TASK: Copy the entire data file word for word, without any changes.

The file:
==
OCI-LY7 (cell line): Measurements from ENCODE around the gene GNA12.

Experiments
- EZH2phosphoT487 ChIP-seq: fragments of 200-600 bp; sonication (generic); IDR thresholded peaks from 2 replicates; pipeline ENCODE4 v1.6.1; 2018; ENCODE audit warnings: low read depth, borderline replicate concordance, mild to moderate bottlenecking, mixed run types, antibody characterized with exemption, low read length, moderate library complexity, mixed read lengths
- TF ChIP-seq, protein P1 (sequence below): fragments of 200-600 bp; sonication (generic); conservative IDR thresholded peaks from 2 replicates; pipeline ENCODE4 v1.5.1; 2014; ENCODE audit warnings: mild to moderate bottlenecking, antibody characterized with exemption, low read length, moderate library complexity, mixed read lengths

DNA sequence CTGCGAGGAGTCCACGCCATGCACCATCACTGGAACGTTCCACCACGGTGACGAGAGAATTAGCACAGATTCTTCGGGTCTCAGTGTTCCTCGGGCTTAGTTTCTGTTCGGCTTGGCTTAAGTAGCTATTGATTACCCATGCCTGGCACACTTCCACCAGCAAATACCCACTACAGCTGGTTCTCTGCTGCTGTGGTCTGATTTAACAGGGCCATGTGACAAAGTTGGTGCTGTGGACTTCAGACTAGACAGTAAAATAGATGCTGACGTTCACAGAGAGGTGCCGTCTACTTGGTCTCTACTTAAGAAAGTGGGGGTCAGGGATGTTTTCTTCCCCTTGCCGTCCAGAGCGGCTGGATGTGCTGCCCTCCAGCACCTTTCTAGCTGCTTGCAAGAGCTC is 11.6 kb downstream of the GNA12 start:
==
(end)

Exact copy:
OCI-LY7 (cell line): Measurements from ENCODE around the gene GNA12.

Experiments
- EZH2phosphoT487 ChIP-seq: fragments of 200-600 bp; sonication (generic); IDR thresholded peaks from 2 replicates; pipeline ENCODE4 v1.6.1; 2018; ENCODE audit warnings: low read depth, borderline replicate concordance, mild to moderate bottlenecking, mixed run types, antibody characterized with exemption, low read length, moderate library complexity, mixed read lengths
- TF ChIP-seq, protein P1 (sequence below): fragments of 200-600 bp; sonication (generic); conservative IDR thresholded peaks from 2 replicates; pipeline ENCODE4 v1.5.1; 2014; ENCODE audit warnings: mild to moderate bottlenecking, antibody characterized with exemption, low read length, moderate library complexity, mixed read lengths

DNA sequence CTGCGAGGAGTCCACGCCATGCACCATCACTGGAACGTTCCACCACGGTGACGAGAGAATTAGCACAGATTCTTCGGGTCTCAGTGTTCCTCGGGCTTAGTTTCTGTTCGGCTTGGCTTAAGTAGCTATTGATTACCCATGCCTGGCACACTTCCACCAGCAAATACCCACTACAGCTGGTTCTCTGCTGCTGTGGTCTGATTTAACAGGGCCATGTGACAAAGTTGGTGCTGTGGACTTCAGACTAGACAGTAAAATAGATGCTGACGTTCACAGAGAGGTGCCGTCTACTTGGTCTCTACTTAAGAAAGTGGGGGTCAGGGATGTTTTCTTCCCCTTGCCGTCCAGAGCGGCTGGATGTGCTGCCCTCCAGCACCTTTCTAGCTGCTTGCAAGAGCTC is 11.6 kb downstream of the GNA12 start: